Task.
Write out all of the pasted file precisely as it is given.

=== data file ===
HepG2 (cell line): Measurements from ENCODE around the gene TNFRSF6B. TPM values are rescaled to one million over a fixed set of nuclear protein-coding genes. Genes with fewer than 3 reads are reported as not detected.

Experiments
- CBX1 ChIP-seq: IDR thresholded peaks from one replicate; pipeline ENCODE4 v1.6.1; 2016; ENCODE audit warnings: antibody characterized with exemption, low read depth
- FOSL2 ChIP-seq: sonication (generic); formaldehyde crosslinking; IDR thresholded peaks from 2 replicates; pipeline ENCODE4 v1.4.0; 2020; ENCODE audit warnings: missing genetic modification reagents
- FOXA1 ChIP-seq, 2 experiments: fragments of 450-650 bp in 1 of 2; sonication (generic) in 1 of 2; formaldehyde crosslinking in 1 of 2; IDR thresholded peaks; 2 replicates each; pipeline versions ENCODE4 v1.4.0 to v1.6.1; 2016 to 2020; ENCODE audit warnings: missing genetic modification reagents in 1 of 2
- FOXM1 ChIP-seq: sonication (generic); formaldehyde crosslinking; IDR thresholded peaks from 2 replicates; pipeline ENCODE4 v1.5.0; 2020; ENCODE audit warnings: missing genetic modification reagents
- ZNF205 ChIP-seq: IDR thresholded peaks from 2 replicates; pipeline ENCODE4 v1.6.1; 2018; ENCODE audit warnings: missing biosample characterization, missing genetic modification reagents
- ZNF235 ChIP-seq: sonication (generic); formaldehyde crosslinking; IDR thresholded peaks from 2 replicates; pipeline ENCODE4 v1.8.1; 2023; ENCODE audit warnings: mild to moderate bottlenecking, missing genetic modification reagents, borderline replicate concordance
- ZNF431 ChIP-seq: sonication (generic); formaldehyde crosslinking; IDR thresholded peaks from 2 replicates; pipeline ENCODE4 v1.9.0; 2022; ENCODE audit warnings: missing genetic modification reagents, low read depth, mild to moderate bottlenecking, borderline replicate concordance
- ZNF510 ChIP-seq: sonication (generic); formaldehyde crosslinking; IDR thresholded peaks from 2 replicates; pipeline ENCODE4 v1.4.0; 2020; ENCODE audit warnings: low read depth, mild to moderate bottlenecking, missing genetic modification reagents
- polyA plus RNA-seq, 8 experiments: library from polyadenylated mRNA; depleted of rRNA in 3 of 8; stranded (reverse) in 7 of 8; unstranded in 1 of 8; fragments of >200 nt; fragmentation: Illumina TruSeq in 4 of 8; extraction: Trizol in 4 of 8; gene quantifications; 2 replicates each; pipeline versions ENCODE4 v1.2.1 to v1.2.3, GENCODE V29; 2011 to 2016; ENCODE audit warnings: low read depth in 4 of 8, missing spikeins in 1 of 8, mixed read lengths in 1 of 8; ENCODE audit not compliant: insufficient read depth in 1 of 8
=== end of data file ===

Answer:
HepG2 (cell line): Measurements from ENCODE around the gene TNFRSF6B. TPM values are rescaled to one million over a fixed set of nuclear protein-coding genes. Genes with fewer than 3 reads are reported as not detected.

Experiments
- CBX1 ChIP-seq: IDR thresholded peaks from one replicate; pipeline ENCODE4 v1.6.1; 2016; ENCODE audit warnings: antibody characterized with exemption, low read depth
- FOSL2 ChIP-seq: sonication (generic); formaldehyde crosslinking; IDR thresholded peaks from 2 replicates; pipeline ENCODE4 v1.4.0; 2020; ENCODE audit warnings: missing genetic modification reagents
- FOXA1 ChIP-seq, 2 experiments: fragments of 450-650 bp in 1 of 2; sonication (generic) in 1 of 2; formaldehyde crosslinking in 1 of 2; IDR thresholded peaks; 2 replicates each; pipeline versions ENCODE4 v1.4.0 to v1.6.1; 2016 to 2020; ENCODE audit warnings: missing genetic modification reagents in 1 of 2
- FOXM1 ChIP-seq: sonication (generic); formaldehyde crosslinking; IDR thresholded peaks from 2 replicates; pipeline ENCODE4 v1.5.0; 2020; ENCODE audit warnings: missing genetic modification reagents
- ZNF205 ChIP-seq: IDR thresholded peaks from 2 replicates; pipeline ENCODE4 v1.6.1; 2018; ENCODE audit warnings: missing biosample characterization, missing genetic modification reagents
- ZNF235 ChIP-seq: sonication (generic); formaldehyde crosslinking; IDR thresholded peaks from 2 replicates; pipeline ENCODE4 v1.8.1; 2023; ENCODE audit warnings: mild to moderate bottlenecking, missing genetic modification reagents, borderline replicate concordance
- ZNF431 ChIP-seq: sonication (generic); formaldehyde crosslinking; IDR thresholded peaks from 2 replicates; pipeline ENCODE4 v1.9.0; 2022; ENCODE audit warnings: missing genetic modification reagents, low read depth, mild to moderate bottlenecking, borderline replicate concordance
- ZNF510 ChIP-seq: sonication (generic); formaldehyde crosslinking; IDR thresholded peaks from 2 replicates; pipeline ENCODE4 v1.4.0; 2020; ENCODE audit warnings: low read depth, mild to moderate bottlenecking, missing genetic modification reagents
- polyA plus RNA-seq, 8 experiments: library from polyadenylated mRNA; depleted of rRNA in 3 of 8; stranded (reverse) in 7 of 8; unstranded in 1 of 8; fragments of >200 nt; fragmentation: Illumina TruSeq in 4 of 8; extraction: Trizol in 4 of 8; gene quantifications; 2 replicates each; pipeline versions ENCODE4 v1.2.1 to v1.2.3, GENCODE V29; 2011 to 2016; ENCODE audit warnings: low read depth in 4 of 8, missing spikeins in 1 of 8, mixed read lengths in 1 of 8; ENCODE audit not compliant: insufficient read depth in 1 of 8